By Rory Carroll
(Reuters) - Wisconsin prosecutors filed a criminal complaint against a University of Wisconsin-Madison student on Thursday, accusing him of sexually assaulting at least six women since early 2015.
Alec Cook, 20, of Edina, Minnesota, faces a total of 11 counts of sexual assault, two counts of strangulation and suffocation, and two counts of false imprisonment.
Since news of his arrest broke, police in an affidavit said dozens of women have come forward with information about Cook, according to local television station ABC 27 WKOW.
Cook's attorney did not respond to requests for comment.
WKOW reported his attorney as saying that Cook, who is in jail, had no criminal record. Cook has been suspended from the university and is prohibited from being on campus.
Campus sexual assault has become a hot topic after former Stanford University swimmer Brock Turner sexually assaulted an unconscious woman and received a six-month jail sentence. Prosecutors had sought six years.
The first complaint against Cook stems from an Oct. 12 meeting with a female student identified as JAS, who said that after they studied in a campus library, she went with Cook to his apartment where he aggressively kissed her before having what JAS described as non-consensual intercourse. She told police Cook choked and slapped her face against her will.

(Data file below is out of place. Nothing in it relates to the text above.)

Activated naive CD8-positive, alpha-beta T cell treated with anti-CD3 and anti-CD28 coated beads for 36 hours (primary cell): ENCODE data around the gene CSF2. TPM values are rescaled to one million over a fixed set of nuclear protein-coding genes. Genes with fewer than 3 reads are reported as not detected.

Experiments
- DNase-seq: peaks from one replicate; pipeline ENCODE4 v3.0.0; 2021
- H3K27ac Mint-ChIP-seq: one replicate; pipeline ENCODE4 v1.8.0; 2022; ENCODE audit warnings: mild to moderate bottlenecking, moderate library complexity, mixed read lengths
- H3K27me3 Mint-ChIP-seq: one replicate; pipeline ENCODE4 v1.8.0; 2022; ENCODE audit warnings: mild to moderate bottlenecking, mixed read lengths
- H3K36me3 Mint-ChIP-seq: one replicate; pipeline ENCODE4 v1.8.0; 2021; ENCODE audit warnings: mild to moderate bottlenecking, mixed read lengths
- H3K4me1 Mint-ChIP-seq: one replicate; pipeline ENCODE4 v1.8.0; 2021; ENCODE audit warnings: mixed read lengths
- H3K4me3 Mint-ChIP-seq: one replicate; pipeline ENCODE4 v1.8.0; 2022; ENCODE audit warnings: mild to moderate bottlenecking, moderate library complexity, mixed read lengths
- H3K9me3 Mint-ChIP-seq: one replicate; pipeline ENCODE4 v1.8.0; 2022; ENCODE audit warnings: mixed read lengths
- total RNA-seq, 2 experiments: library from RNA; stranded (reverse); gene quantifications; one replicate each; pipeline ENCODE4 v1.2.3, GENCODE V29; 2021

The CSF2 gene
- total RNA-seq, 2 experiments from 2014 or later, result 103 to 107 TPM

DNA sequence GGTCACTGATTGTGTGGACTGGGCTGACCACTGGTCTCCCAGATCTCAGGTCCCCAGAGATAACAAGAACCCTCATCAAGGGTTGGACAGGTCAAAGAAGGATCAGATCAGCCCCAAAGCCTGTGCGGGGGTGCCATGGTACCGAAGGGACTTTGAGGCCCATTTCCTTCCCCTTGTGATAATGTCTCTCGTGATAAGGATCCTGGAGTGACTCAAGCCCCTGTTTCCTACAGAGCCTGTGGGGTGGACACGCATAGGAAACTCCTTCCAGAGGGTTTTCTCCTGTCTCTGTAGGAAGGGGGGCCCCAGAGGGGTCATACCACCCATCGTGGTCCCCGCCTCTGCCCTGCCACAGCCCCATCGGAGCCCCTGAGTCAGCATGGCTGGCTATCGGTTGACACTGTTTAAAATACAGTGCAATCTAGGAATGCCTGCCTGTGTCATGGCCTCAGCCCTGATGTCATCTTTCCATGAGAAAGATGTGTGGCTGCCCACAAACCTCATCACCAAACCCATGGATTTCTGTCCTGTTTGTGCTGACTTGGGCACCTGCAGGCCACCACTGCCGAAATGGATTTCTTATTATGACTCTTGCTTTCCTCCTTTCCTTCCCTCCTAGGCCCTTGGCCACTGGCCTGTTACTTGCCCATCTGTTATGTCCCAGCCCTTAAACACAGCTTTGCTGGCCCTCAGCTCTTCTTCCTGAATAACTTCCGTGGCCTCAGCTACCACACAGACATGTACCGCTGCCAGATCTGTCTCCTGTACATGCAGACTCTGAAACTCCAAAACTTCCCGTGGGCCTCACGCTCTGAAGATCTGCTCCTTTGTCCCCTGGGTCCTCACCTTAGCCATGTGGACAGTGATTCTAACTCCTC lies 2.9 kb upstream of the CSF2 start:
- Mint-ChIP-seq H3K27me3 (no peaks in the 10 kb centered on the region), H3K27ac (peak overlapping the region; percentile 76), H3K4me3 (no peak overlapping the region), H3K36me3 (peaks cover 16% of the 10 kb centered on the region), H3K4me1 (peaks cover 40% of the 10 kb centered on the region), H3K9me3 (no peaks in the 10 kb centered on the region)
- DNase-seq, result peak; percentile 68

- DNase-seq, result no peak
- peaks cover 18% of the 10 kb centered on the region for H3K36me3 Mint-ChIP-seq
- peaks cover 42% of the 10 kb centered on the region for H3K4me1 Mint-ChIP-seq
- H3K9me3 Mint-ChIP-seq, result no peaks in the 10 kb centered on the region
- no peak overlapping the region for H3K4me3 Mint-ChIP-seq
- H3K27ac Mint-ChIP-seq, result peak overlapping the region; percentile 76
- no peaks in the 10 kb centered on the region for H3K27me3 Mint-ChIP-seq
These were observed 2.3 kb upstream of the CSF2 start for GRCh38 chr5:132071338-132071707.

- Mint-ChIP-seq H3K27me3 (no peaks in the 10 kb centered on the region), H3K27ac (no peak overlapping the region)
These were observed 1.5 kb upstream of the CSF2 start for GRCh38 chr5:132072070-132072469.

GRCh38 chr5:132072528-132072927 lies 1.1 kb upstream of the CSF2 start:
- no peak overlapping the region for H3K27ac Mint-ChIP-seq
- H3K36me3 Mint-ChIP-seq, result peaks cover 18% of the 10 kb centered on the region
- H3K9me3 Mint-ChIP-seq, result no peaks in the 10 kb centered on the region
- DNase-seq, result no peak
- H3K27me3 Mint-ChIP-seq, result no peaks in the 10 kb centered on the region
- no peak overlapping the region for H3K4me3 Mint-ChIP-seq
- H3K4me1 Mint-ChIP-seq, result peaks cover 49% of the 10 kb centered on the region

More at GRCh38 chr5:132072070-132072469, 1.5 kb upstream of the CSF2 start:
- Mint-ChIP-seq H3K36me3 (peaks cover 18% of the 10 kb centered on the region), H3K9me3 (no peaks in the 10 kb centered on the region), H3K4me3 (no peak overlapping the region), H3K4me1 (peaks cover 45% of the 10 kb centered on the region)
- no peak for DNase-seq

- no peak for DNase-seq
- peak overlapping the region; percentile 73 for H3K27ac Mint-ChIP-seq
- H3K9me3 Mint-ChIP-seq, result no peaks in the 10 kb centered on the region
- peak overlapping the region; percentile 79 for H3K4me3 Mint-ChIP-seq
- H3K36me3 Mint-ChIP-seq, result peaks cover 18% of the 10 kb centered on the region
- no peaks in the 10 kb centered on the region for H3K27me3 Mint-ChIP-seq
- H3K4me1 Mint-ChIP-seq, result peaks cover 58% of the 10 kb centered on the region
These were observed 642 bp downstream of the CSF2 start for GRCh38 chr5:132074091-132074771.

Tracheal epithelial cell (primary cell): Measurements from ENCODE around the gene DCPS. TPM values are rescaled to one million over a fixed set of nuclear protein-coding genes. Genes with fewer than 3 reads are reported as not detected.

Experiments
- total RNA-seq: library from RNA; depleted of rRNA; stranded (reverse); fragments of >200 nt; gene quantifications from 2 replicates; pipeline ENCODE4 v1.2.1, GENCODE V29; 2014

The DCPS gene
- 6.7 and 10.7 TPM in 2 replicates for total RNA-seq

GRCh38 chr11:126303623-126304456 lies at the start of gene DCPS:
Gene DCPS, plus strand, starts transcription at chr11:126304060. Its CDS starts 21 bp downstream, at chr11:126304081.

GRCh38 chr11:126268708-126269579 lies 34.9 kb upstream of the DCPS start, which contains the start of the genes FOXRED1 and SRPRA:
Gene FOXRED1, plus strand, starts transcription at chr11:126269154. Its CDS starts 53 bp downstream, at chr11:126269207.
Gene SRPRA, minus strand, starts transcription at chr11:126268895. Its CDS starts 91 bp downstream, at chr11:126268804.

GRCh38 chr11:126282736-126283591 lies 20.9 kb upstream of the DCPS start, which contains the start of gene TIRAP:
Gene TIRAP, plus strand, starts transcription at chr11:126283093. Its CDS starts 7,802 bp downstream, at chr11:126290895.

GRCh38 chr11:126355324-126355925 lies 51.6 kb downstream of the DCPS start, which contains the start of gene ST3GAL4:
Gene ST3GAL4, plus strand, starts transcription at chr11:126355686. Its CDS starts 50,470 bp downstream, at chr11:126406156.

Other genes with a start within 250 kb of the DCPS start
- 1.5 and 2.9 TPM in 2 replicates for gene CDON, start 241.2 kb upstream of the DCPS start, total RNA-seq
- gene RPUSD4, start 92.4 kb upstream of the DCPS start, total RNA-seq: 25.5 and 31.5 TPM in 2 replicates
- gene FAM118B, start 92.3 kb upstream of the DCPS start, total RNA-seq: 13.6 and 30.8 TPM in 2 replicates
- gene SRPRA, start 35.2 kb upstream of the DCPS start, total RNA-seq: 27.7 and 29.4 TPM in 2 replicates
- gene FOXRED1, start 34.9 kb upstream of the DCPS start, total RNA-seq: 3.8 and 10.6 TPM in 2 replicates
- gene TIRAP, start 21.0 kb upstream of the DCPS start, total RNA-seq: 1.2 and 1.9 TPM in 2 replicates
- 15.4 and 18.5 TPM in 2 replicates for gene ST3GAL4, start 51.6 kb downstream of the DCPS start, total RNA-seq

The encounter left the woman with tearing in her vagina, patches of irritated skin on her scalp where her hair was torn out, and scratches on her arms, according to the complaint.
Another woman identified as MBG told police that Cook sexually assaulted her and that she was not physically strong enough to stop him. After that incident, Cook stalked her, she told police.
Another student, identified as NSN, told police that Cook would grab her breasts and buttocks inappropriately whenever they were paired in their ballroom dance class. Another student from the same class reported similar behavior to police.
According to ABC 27 WKOW, court records show a black leather book seized by police from Cook's apartment last week lists women's names.
"Each entry showed how he met the female, and what he liked about them. Further entries went on to document what he wanted to do with the females," the affidavit stated, according to WKOW.
"Disturbingly enough there were statements of 'kill' and statements of 'sexual' desires," according to the affidavit.
Cook's attorney said the notebook entries can be interpreted in many different ways, according to WKOW.
(Reporting by Rory Carroll in San Francisco; Editing by Bernard Orr)